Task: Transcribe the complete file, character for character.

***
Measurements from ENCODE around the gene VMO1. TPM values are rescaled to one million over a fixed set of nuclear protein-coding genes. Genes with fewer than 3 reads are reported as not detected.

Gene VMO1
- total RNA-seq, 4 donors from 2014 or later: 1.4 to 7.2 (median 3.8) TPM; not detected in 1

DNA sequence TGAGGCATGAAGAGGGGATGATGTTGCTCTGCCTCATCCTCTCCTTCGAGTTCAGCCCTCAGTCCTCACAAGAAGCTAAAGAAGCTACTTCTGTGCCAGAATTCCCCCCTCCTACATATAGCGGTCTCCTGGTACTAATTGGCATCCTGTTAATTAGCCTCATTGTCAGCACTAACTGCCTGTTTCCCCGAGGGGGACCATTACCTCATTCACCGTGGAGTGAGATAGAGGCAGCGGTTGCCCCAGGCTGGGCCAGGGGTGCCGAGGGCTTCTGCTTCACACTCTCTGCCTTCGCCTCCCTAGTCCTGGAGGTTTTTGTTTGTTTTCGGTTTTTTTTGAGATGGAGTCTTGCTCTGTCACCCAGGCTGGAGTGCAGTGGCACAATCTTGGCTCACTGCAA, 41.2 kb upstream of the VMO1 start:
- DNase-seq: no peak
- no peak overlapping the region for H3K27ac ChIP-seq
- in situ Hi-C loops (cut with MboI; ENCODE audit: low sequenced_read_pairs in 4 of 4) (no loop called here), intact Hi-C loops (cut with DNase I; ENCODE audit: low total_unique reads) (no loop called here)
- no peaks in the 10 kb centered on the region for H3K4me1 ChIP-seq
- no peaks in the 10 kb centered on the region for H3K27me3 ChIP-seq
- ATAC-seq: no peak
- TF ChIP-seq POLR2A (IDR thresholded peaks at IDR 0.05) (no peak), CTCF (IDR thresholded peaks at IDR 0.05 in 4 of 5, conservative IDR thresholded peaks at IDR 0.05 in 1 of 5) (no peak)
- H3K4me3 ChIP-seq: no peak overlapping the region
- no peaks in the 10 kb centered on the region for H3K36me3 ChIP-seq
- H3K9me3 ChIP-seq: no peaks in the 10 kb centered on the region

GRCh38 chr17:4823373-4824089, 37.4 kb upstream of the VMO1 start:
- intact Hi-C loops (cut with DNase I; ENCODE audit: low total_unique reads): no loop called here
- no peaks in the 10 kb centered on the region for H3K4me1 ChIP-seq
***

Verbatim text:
Measurements from ENCODE around the gene VMO1. TPM values are rescaled to one million over a fixed set of nuclear protein-coding genes. Genes with fewer than 3 reads are reported as not detected.

Gene VMO1
- total RNA-seq, 4 donors from 2014 or later: 1.4 to 7.2 (median 3.8) TPM; not detected in 1

DNA sequence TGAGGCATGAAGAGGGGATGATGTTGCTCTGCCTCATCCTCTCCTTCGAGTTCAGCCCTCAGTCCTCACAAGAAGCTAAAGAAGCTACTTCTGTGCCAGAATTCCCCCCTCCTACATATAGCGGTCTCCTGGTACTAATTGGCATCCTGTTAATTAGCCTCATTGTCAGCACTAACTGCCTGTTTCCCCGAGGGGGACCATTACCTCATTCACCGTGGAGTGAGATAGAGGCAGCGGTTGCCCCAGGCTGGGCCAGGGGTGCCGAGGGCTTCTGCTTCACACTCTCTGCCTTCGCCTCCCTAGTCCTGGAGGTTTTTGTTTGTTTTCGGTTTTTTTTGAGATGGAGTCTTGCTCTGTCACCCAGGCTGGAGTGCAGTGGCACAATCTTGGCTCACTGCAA, 41.2 kb upstream of the VMO1 start:
- DNase-seq: no peak
- no peak overlapping the region for H3K27ac ChIP-seq
- in situ Hi-C loops (cut with MboI; ENCODE audit: low sequenced_read_pairs in 4 of 4) (no loop called here), intact Hi-C loops (cut with DNase I; ENCODE audit: low total_unique reads) (no loop called here)
- no peaks in the 10 kb centered on the region for H3K4me1 ChIP-seq
- no peaks in the 10 kb centered on the region for H3K27me3 ChIP-seq
- ATAC-seq: no peak
- TF ChIP-seq POLR2A (IDR thresholded peaks at IDR 0.05) (no peak), CTCF (IDR thresholded peaks at IDR 0.05 in 4 of 5, conservative IDR thresholded peaks at IDR 0.05 in 1 of 5) (no peak)
- H3K4me3 ChIP-seq: no peak overlapping the region
- no peaks in the 10 kb centered on the region for H3K36me3 ChIP-seq
- H3K9me3 ChIP-seq: no peaks in the 10 kb centered on the region

GRCh38 chr17:4823373-4824089, 37.4 kb upstream of the VMO1 start:
- intact Hi-C loops (cut with DNase I; ENCODE audit: low total_unique reads): no loop called here
- no peaks in the 10 kb centered on the region for H3K4me1 ChIP-seq